Oct 28 2019
Arkansas is home to outdoor enthusiasts who enjoy all the recreation opportunities afforded by “The Natural State.” Preserving the traditions of hunting and fishing is important to wildlife conservation and management and creates significant economic benefits. In order to ensure successful practices and support our sportsmen and women we must combat the growing threat of wildlife diseases.
In October, the Senate Committee on Environment and Public Works (EPW) held a hearing examining the impacts of disease on wildlife conservation. One ailment that Arkansans are increasingly concerned about is chronic wasting disease (CWD).
CWD affects deer, elk and moose, causing the degeneration of the animal’s brain, loss of bodily control and death. There is no known treatment or cure for this disease. CWD has been detected in 26 states including Arkansas. As of mid-September, there have been 619 positive cases of CWD found in our state’s deer population. Since it was first detected in 2016, the Arkansas Game and Fish Commission (AGFC) has taken action to prevent its spread by implementing innovative ways to address this problem.
For example, AGFC provided drop boxes so harvested deer and elk can be sent off and tested for CWD. Last deer season AGFC sampled and tested more than 7,500 deer and elk from across the state. Of those, 6,800 were harvested by hunters during the 2018-2019 hunting season. This season it plans to install at least one drop box in every county.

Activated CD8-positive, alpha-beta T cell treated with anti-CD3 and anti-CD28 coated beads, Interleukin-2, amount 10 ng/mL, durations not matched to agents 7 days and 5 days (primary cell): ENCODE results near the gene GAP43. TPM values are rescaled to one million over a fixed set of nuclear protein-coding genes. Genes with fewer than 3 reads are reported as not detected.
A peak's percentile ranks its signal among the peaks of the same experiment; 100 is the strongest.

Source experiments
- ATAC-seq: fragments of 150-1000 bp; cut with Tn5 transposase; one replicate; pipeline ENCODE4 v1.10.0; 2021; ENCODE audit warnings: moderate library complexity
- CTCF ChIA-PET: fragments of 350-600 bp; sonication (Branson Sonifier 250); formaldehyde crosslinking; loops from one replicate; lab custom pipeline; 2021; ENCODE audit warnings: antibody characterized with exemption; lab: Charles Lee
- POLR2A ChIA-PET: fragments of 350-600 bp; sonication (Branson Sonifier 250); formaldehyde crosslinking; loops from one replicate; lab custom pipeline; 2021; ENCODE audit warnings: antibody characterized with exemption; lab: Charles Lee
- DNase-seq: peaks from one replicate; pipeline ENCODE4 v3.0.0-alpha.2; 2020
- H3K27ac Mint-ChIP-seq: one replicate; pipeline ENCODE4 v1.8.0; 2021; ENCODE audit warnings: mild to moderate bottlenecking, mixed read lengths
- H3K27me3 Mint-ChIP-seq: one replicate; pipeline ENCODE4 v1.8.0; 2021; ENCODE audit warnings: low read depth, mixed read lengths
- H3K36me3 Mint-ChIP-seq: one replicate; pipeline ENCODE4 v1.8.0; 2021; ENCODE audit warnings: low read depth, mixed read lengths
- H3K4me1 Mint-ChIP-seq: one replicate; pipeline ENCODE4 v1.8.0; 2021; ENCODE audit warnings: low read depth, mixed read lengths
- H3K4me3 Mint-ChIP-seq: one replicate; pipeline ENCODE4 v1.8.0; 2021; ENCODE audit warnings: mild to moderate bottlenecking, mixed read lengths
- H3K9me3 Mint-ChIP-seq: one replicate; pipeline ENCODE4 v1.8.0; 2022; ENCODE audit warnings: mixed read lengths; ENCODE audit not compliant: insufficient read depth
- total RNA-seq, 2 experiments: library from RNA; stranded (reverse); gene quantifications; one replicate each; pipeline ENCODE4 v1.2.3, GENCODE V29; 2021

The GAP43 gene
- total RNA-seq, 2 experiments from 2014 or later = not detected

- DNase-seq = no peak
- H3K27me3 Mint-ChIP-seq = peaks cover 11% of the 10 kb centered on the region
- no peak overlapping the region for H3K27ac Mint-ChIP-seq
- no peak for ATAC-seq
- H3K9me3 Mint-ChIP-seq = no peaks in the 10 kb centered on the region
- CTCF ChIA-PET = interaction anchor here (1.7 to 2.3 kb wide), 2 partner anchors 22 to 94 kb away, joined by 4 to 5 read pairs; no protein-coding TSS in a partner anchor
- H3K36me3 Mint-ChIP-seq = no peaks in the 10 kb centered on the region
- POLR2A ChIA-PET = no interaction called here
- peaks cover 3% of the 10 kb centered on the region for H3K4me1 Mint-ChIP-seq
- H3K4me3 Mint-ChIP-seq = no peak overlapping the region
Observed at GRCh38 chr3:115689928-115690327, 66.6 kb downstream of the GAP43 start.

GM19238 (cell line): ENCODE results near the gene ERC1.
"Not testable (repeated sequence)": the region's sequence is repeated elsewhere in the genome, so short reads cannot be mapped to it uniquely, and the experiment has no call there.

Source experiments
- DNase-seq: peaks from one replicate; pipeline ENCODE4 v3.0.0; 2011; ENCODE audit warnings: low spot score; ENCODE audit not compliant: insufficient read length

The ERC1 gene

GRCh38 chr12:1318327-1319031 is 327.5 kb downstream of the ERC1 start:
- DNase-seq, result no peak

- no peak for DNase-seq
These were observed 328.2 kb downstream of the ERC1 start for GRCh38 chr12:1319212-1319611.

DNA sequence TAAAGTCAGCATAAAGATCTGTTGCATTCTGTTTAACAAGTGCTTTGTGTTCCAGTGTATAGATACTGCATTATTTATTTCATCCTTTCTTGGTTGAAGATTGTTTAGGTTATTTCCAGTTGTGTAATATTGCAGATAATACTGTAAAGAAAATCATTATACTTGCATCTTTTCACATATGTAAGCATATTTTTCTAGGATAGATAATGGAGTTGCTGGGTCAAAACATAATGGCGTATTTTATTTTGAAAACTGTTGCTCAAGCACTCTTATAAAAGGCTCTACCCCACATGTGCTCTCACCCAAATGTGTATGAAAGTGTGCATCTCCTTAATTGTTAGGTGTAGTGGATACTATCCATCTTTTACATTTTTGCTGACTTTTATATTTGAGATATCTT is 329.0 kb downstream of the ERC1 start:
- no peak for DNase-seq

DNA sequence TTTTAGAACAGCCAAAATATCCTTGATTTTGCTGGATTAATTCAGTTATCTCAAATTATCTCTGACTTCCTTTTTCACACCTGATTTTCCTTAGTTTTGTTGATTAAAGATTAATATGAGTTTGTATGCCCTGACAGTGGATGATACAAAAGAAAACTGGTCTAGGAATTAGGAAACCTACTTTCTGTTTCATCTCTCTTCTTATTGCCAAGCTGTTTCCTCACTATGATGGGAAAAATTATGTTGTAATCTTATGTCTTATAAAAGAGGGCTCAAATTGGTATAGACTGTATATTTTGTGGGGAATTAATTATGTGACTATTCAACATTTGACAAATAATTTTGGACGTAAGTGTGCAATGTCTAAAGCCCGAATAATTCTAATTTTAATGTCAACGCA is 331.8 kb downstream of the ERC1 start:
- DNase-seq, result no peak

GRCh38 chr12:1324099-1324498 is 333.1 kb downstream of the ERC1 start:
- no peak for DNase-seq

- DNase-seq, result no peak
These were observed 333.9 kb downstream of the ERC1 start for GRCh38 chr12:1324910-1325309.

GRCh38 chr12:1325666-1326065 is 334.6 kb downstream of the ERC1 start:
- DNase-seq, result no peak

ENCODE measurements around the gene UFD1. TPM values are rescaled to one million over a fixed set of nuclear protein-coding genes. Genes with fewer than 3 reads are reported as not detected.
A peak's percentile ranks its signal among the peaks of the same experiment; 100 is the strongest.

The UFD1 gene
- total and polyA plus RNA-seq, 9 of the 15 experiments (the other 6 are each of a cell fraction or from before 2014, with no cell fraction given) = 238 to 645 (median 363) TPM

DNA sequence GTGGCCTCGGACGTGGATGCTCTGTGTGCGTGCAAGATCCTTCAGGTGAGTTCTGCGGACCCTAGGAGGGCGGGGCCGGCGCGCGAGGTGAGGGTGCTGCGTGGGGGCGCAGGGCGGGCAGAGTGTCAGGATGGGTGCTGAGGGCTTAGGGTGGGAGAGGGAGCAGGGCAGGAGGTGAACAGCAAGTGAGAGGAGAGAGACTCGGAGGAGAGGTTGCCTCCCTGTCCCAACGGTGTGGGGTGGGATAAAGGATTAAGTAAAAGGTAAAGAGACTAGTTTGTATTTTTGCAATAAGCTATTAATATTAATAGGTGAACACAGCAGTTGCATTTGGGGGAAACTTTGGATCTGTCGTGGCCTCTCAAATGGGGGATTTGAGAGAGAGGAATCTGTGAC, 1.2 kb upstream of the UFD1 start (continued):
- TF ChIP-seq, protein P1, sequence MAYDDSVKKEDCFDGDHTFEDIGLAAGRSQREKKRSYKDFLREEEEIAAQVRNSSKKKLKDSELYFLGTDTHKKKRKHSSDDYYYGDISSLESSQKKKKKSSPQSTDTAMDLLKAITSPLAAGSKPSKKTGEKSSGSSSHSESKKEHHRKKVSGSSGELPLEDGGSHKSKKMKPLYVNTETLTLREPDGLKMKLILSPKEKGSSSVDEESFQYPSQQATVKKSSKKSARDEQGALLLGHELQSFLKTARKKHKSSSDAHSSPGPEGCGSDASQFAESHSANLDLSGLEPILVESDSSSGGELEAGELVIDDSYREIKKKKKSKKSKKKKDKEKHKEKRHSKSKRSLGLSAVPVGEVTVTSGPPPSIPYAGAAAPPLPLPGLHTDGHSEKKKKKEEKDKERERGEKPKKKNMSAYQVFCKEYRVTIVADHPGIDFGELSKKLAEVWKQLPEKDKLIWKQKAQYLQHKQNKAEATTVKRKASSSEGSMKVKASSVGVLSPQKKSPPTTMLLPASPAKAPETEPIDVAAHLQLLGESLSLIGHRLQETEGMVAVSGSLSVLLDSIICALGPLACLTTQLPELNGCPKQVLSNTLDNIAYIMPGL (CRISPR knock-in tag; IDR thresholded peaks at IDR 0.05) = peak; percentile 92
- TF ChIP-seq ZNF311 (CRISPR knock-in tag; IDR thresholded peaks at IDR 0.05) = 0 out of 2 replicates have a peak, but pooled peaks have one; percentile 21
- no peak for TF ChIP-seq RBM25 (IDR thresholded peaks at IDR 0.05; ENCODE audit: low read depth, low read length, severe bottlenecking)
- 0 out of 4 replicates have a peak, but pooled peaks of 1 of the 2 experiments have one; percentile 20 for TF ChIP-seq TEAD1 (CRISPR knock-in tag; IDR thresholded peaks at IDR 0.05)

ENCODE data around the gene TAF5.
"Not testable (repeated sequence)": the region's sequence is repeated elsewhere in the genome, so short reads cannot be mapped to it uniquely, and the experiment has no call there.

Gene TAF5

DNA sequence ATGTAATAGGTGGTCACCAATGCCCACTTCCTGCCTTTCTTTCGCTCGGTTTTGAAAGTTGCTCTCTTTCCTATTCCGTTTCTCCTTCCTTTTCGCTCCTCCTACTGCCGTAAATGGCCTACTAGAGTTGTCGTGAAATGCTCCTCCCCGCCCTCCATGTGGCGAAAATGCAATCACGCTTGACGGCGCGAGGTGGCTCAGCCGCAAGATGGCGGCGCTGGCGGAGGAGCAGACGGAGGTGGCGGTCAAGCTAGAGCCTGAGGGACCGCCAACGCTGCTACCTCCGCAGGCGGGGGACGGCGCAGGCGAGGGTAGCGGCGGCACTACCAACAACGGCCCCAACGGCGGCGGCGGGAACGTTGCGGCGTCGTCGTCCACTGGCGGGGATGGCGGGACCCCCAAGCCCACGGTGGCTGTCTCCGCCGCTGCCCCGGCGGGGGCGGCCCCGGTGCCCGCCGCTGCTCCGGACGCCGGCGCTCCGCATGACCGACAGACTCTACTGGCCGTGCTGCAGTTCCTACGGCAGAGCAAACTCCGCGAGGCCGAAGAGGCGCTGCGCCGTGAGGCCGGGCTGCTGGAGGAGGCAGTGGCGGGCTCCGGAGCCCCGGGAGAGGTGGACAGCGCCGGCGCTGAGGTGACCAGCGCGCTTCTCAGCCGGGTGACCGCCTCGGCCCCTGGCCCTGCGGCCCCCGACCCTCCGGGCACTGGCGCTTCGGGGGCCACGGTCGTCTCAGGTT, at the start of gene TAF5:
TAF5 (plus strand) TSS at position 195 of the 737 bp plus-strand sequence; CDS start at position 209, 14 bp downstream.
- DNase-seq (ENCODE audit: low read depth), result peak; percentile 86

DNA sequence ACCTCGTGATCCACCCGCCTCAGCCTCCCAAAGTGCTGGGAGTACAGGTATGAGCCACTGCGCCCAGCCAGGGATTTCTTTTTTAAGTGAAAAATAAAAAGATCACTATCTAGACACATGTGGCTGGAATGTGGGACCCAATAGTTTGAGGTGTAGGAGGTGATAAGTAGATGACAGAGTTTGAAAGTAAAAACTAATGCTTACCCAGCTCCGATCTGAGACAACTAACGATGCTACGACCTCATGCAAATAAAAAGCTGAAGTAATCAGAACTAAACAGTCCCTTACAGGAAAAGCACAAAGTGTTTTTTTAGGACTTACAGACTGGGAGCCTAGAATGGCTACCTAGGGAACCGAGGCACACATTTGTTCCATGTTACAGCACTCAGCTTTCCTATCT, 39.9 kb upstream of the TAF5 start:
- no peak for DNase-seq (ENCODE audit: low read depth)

As states respond to CWD and execute plans to fight this disease, collaboration at all levels of government is necessary. The U.S. Fish and Wildlife Service, the primary federal national wildlife management agency, provides technical assistance and grant funding to support state efforts like those in Arkansas.
In addition to government agencies, private organizations also play a critical role. The Congressional Sportsmen’s Foundation (CSF) has been a long-time advocate in bringing attention to CWD and its devastating effect on the wildlife population and conservation efforts as well as the economic impact.
According to the CSF, the excise taxes on fishing, hunting and shooting equipment, in addition to license fees help support wildlife agencies and conservation programs, contributing nearly $3 billion a year. In Arkansas, these recreational sports support 25,000 jobs and account for more than $1 billion in economic activity.
CSF recently brought together state and federal policymakers, sportsmen’s conservation representatives and other interested parties to discuss CWD and what can be done to prevent the spread of this disease.
One recommendation is to develop reliable and consistent data about CWD. There is still a lot we don’t know about the disease and how it is transmitted. That’s why I support the Chronic Wasting Disease and Transmission in Cervidae Study Act. This legislation authorizes a special resource study to determine how chronic wasting disease spreads and can be prevented in deer and elk. The results should provide valuable information that will allow wildlife management professionals to craft and implement strategies to protect deer and elk herds from CWD.
I am committed to preserving and protecting our wildlife so we can keep the tradition of sport hunting alive for future generations.